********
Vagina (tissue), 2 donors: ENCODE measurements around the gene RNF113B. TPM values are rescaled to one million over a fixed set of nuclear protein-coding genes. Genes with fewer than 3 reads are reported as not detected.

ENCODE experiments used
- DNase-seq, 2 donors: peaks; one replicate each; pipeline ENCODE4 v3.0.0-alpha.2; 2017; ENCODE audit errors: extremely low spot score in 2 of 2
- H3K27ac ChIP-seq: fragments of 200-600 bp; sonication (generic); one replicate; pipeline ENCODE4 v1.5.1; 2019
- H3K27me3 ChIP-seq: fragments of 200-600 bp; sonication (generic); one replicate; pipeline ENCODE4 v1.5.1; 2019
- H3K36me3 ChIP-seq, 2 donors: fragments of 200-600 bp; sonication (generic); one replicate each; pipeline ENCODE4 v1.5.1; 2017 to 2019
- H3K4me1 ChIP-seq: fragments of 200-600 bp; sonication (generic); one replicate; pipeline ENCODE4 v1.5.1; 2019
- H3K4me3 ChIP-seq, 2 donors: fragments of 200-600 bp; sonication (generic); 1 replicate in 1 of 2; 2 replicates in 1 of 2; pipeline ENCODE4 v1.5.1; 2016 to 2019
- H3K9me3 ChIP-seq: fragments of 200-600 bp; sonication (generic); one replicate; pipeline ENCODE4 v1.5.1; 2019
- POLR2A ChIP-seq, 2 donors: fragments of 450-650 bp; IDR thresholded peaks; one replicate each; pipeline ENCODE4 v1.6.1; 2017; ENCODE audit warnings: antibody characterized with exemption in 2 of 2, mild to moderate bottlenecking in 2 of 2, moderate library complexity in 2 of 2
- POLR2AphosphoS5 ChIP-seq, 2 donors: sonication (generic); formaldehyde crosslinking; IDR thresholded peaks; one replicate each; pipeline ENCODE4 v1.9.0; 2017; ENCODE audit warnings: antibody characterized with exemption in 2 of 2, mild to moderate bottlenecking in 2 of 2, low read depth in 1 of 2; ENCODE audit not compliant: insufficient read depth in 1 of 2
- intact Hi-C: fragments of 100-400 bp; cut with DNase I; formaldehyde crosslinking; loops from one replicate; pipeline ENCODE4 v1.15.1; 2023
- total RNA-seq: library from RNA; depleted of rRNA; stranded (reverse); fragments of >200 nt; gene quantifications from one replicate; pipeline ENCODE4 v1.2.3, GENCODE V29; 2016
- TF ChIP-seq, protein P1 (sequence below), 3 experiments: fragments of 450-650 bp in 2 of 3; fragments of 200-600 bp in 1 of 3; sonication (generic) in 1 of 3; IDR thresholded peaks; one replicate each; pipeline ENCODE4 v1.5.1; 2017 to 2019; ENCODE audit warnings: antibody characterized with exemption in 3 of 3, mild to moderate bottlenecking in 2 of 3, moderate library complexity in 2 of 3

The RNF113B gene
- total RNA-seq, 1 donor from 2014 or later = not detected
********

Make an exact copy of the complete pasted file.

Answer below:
Vagina (tissue), 2 donors: ENCODE measurements around the gene RNF113B. TPM values are rescaled to one million over a fixed set of nuclear protein-coding genes. Genes with fewer than 3 reads are reported as not detected.

ENCODE experiments used
- DNase-seq, 2 donors: peaks; one replicate each; pipeline ENCODE4 v3.0.0-alpha.2; 2017; ENCODE audit errors: extremely low spot score in 2 of 2
- H3K27ac ChIP-seq: fragments of 200-600 bp; sonication (generic); one replicate; pipeline ENCODE4 v1.5.1; 2019
- H3K27me3 ChIP-seq: fragments of 200-600 bp; sonication (generic); one replicate; pipeline ENCODE4 v1.5.1; 2019
- H3K36me3 ChIP-seq, 2 donors: fragments of 200-600 bp; sonication (generic); one replicate each; pipeline ENCODE4 v1.5.1; 2017 to 2019
- H3K4me1 ChIP-seq: fragments of 200-600 bp; sonication (generic); one replicate; pipeline ENCODE4 v1.5.1; 2019
- H3K4me3 ChIP-seq, 2 donors: fragments of 200-600 bp; sonication (generic); 1 replicate in 1 of 2; 2 replicates in 1 of 2; pipeline ENCODE4 v1.5.1; 2016 to 2019
- H3K9me3 ChIP-seq: fragments of 200-600 bp; sonication (generic); one replicate; pipeline ENCODE4 v1.5.1; 2019
- POLR2A ChIP-seq, 2 donors: fragments of 450-650 bp; IDR thresholded peaks; one replicate each; pipeline ENCODE4 v1.6.1; 2017; ENCODE audit warnings: antibody characterized with exemption in 2 of 2, mild to moderate bottlenecking in 2 of 2, moderate library complexity in 2 of 2
- POLR2AphosphoS5 ChIP-seq, 2 donors: sonication (generic); formaldehyde crosslinking; IDR thresholded peaks; one replicate each; pipeline ENCODE4 v1.9.0; 2017; ENCODE audit warnings: antibody characterized with exemption in 2 of 2, mild to moderate bottlenecking in 2 of 2, low read depth in 1 of 2; ENCODE audit not compliant: insufficient read depth in 1 of 2
- intact Hi-C: fragments of 100-400 bp; cut with DNase I; formaldehyde crosslinking; loops from one replicate; pipeline ENCODE4 v1.15.1; 2023
- total RNA-seq: library from RNA; depleted of rRNA; stranded (reverse); fragments of >200 nt; gene quantifications from one replicate; pipeline ENCODE4 v1.2.3, GENCODE V29; 2016
- TF ChIP-seq, protein P1 (sequence below), 3 experiments: fragments of 450-650 bp in 2 of 3; fragments of 200-600 bp in 1 of 3; sonication (generic) in 1 of 3; IDR thresholded peaks; one replicate each; pipeline ENCODE4 v1.5.1; 2017 to 2019; ENCODE audit warnings: antibody characterized with exemption in 3 of 3, mild to moderate bottlenecking in 2 of 3, moderate library complexity in 2 of 3

The RNF113B gene
- total RNA-seq, 1 donor from 2014 or later = not detected